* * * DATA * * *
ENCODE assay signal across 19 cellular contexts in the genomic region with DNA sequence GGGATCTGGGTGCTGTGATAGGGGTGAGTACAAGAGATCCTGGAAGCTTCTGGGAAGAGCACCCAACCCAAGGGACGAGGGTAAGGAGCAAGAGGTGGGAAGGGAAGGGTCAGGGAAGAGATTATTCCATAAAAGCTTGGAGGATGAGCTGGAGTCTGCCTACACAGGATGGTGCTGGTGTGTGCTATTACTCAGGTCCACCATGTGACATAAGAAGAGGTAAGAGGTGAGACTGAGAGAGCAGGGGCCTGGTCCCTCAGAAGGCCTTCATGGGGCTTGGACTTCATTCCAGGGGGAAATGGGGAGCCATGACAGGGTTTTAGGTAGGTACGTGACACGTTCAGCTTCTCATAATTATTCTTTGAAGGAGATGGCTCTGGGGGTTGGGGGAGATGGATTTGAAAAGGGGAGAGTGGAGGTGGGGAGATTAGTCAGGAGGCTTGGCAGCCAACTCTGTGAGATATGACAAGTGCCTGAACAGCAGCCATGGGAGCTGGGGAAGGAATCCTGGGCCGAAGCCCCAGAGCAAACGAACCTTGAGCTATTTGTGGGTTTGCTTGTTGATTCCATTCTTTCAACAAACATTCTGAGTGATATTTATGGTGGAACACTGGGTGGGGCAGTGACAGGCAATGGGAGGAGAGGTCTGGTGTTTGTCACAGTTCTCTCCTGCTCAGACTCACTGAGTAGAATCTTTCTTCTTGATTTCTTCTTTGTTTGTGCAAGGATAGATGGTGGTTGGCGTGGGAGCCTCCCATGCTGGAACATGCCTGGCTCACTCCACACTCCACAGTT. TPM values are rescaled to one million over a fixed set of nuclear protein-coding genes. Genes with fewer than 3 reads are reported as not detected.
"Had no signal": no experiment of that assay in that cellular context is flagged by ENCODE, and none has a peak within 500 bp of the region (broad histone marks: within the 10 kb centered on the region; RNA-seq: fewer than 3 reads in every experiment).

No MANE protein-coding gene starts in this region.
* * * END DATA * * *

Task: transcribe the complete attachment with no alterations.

ENCODE assay signal across 19 cellular contexts in the genomic region with DNA sequence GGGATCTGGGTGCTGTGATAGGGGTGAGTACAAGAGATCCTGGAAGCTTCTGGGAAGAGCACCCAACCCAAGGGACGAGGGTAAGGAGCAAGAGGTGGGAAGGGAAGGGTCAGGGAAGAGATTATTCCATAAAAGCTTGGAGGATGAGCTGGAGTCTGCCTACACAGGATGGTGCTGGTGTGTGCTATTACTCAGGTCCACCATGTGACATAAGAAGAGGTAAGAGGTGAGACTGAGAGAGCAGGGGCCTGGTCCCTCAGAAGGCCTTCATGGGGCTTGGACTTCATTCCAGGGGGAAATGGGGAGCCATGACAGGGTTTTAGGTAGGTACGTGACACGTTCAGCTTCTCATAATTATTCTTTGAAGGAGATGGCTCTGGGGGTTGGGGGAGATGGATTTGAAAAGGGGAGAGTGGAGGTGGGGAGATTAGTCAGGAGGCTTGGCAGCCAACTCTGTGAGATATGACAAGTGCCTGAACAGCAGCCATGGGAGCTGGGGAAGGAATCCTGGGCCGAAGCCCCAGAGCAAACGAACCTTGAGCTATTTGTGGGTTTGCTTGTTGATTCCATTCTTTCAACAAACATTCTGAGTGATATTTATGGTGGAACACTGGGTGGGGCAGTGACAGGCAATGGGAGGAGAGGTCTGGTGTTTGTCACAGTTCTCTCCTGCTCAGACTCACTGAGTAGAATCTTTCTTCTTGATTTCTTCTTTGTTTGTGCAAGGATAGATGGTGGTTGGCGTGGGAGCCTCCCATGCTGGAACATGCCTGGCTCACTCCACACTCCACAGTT. TPM values are rescaled to one million over a fixed set of nuclear protein-coding genes. Genes with fewer than 3 reads are reported as not detected.
"Had no signal": no experiment of that assay in that cellular context is flagged by ENCODE, and none has a peak within 500 bp of the region (broad histone marks: within the 10 kb centered on the region; RNA-seq: fewer than 3 reads in every experiment).

No MANE protein-coding gene starts in this region.